I got a Commodore 64 when I was eight and after the mandatory gaming I started to look at (Simon’s) Basic and the assembler. This time also involved lots of programs typed from the magazines. Next computer was Amiga 500 and with that I started getting into the intro/demo scene as I also had a 2400bps modem. I tried my wings as a graphics artist and as a music composer, but wasn’t too good at either, so what was left was coding.
Philosophy as a Programmer
Finding the actual problem from all the crud and solving just that with the simplest and most effective way possible is a skill that’s hard to teach. Having the guts to refactor a solution to best solve a given issue without resorting to countless kludges takes nerve. These are things I strive for. The assembler background also makes you care about performance and efficiency.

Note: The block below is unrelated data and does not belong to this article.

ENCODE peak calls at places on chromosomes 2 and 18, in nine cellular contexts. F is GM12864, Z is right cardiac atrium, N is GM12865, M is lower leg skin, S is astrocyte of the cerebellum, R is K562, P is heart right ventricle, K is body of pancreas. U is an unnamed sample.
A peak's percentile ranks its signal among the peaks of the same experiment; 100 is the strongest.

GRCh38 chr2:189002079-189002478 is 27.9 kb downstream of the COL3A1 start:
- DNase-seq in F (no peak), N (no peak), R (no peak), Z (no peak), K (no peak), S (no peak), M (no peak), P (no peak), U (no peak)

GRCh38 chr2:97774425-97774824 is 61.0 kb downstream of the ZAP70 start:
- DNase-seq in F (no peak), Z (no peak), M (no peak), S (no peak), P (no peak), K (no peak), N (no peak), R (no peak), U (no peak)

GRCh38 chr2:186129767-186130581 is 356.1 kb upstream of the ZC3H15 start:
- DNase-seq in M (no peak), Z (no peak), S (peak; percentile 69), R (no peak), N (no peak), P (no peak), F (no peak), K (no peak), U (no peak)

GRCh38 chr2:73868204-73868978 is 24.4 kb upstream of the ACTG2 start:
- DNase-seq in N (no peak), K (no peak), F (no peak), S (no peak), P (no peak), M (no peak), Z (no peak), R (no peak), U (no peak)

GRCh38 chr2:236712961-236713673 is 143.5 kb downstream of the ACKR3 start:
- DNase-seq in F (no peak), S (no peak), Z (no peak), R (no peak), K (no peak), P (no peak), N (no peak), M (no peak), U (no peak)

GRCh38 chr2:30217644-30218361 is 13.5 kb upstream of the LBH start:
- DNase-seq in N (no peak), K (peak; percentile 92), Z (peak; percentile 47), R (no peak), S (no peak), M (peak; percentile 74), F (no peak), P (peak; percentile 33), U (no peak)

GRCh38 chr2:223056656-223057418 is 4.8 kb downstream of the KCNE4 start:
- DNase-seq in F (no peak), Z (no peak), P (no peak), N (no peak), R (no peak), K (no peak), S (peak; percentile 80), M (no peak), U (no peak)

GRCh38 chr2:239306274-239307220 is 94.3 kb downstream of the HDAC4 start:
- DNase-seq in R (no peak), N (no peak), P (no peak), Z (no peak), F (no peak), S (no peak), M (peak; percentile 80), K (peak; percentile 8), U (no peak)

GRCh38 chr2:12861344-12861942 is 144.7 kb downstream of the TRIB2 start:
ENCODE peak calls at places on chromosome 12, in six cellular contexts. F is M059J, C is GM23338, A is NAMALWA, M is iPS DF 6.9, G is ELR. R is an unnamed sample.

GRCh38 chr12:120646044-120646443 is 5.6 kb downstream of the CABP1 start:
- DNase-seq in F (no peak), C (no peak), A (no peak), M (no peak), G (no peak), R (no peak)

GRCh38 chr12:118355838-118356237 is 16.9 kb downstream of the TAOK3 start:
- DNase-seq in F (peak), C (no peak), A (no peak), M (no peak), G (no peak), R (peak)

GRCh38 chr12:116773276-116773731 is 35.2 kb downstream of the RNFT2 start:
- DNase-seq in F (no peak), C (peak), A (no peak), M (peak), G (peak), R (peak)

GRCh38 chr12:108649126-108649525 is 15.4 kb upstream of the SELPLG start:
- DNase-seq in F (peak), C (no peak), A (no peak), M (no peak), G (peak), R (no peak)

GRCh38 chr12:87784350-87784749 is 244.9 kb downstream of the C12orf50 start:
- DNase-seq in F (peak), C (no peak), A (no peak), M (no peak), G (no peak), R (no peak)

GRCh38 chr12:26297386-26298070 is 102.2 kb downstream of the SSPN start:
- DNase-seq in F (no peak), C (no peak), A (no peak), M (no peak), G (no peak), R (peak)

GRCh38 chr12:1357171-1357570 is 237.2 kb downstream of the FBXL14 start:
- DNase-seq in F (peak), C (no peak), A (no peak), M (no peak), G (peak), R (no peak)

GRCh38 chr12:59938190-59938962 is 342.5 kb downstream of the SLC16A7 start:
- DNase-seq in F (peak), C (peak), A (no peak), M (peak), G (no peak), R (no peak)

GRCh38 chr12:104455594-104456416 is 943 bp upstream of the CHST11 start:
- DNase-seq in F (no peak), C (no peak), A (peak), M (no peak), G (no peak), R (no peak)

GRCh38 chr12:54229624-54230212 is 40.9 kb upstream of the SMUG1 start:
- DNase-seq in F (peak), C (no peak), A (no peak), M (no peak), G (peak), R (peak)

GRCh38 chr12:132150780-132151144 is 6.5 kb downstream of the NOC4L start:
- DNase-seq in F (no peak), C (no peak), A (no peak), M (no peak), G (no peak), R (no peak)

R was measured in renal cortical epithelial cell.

I made a promise to myself a long time ago: if someone shows me an easier or better way to do something, I will at least listen. I have seen so many people sticking to very old practices not because they’re the best but because they have never tried anything else. Things evolve all the time and if we’re afraid to evolve with the times we’ll be left behind. This doesn’t mean that we should be on the bleeding edge all the time, but at least be aware of what’s happening around us.